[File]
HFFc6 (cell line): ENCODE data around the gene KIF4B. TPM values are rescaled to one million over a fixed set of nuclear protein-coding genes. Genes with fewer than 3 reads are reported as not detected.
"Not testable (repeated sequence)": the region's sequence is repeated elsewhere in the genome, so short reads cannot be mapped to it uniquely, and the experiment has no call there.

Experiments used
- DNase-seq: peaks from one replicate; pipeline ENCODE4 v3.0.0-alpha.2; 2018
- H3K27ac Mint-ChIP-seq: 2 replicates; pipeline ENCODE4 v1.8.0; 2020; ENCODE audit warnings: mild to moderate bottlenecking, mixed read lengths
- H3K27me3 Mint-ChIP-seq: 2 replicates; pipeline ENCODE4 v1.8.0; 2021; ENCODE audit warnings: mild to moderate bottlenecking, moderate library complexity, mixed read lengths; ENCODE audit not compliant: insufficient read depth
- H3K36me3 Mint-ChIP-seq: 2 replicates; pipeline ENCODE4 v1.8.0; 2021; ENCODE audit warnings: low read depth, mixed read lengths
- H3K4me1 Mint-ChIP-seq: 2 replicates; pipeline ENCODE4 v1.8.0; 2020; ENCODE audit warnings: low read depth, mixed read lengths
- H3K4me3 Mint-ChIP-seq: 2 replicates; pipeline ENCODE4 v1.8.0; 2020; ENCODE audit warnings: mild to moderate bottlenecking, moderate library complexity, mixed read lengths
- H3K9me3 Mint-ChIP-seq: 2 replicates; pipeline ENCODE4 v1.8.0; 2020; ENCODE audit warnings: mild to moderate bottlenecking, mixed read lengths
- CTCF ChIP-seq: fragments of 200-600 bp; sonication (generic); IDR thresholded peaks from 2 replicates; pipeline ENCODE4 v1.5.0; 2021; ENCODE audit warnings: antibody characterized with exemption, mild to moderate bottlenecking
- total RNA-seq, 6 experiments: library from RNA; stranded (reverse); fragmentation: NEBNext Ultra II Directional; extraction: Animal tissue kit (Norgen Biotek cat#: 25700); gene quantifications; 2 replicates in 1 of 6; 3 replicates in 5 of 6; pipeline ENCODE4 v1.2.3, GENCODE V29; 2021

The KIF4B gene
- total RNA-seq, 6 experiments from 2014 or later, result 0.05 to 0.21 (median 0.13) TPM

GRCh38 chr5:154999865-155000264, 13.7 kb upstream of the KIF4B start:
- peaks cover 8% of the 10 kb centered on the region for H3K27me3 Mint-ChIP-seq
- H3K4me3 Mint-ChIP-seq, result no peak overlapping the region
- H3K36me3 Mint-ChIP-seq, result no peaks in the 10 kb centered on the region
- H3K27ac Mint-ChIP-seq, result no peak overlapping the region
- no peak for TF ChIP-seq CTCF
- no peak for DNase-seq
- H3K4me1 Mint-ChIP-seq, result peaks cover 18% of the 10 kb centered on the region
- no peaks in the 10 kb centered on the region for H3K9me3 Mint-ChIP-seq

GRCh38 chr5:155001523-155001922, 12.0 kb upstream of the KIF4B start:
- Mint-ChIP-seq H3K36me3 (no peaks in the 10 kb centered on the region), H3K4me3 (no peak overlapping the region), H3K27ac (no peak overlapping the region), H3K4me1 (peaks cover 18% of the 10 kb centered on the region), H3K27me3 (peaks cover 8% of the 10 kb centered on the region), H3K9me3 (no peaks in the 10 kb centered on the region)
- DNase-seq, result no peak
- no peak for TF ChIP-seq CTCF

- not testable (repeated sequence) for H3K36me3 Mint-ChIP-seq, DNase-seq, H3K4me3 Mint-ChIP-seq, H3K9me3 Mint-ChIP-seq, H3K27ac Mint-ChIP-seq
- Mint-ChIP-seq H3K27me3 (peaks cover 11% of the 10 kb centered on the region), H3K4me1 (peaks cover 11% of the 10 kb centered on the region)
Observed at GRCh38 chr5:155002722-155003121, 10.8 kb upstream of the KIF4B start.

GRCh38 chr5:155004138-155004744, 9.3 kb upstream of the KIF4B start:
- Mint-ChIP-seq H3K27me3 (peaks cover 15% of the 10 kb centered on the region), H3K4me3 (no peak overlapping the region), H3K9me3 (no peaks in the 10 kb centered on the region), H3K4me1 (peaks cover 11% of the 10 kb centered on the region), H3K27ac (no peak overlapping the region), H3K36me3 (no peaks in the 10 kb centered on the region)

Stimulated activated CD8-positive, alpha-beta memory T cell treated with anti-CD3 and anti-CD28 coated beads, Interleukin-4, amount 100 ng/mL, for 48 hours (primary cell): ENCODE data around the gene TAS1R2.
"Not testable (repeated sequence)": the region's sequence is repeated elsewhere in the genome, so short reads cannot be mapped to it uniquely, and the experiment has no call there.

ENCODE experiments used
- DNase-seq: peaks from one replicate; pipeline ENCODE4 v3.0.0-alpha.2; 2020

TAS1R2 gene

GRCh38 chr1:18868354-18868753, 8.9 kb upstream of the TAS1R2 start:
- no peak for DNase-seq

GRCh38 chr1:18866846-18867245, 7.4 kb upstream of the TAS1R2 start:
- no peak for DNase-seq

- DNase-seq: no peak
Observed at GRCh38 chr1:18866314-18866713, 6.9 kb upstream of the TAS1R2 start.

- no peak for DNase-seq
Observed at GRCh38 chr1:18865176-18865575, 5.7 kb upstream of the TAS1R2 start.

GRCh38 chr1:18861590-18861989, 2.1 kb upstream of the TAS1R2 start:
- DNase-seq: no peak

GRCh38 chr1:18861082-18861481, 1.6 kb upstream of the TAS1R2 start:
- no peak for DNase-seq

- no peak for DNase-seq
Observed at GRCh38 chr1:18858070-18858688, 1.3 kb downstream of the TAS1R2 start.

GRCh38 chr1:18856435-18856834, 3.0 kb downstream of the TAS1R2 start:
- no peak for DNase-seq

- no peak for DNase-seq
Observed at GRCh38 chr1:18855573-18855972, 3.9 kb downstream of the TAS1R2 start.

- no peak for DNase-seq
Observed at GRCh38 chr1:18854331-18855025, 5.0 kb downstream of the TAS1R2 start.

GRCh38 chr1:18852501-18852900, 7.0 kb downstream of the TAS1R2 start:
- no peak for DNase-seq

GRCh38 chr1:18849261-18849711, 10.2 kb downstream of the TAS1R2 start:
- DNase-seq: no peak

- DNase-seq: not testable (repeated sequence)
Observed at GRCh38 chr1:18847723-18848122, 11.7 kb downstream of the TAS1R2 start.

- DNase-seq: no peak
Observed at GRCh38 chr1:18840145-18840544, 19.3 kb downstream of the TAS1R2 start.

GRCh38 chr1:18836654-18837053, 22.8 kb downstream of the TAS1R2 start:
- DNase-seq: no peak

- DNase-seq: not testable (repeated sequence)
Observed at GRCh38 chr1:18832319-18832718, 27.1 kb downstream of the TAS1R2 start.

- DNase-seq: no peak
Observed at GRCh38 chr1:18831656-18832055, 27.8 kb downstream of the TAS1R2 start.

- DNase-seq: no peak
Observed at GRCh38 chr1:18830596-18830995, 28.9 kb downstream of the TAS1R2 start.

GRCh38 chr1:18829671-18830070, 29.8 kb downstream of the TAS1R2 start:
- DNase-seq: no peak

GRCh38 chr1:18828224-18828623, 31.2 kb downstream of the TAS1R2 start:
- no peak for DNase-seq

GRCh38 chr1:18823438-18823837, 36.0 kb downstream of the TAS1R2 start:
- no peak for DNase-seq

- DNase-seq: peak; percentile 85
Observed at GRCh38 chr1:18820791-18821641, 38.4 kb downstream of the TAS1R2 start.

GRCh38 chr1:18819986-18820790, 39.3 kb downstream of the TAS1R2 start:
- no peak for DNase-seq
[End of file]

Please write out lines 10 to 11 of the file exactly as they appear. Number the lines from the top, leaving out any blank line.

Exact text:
- H3K9me3 Mint-ChIP-seq: 2 replicates; pipeline ENCODE4 v1.8.0; 2020; ENCODE audit warnings: mild to moderate bottlenecking, mixed read lengths
- CTCF ChIP-seq: fragments of 200-600 bp; sonication (generic); IDR thresholded peaks from 2 replicates; pipeline ENCODE4 v1.5.0; 2021; ENCODE audit warnings: antibody characterized with exemption, mild to moderate bottlenecking